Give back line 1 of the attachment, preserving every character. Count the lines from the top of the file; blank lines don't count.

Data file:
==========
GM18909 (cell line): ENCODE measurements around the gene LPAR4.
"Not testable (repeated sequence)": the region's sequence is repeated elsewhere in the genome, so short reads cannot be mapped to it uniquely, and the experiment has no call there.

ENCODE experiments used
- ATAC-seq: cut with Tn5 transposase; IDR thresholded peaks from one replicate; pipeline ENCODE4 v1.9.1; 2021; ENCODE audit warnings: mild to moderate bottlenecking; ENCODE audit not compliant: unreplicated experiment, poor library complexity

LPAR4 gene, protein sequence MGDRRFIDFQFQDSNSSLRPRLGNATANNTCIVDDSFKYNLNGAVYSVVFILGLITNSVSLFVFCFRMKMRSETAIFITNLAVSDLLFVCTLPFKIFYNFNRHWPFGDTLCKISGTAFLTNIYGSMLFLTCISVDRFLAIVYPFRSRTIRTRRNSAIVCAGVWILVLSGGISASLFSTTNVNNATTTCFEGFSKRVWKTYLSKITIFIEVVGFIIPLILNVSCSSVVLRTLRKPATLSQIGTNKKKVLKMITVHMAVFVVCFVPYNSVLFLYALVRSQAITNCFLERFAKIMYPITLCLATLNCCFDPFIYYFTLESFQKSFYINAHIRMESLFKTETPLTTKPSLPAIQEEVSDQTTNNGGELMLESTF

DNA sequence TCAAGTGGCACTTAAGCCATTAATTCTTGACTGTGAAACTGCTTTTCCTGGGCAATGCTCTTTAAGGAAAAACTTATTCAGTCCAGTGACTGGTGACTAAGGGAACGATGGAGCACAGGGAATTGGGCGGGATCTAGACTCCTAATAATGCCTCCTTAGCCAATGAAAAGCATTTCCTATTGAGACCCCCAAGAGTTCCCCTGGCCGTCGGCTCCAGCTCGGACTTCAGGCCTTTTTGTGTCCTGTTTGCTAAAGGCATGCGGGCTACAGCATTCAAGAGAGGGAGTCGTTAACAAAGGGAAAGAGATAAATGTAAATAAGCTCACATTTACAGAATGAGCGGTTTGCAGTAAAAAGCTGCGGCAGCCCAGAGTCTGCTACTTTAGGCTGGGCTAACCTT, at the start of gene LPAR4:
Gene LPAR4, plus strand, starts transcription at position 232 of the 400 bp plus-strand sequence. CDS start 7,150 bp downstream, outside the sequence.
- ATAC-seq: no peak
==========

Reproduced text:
GM18909 (cell line): ENCODE measurements around the gene LPAR4.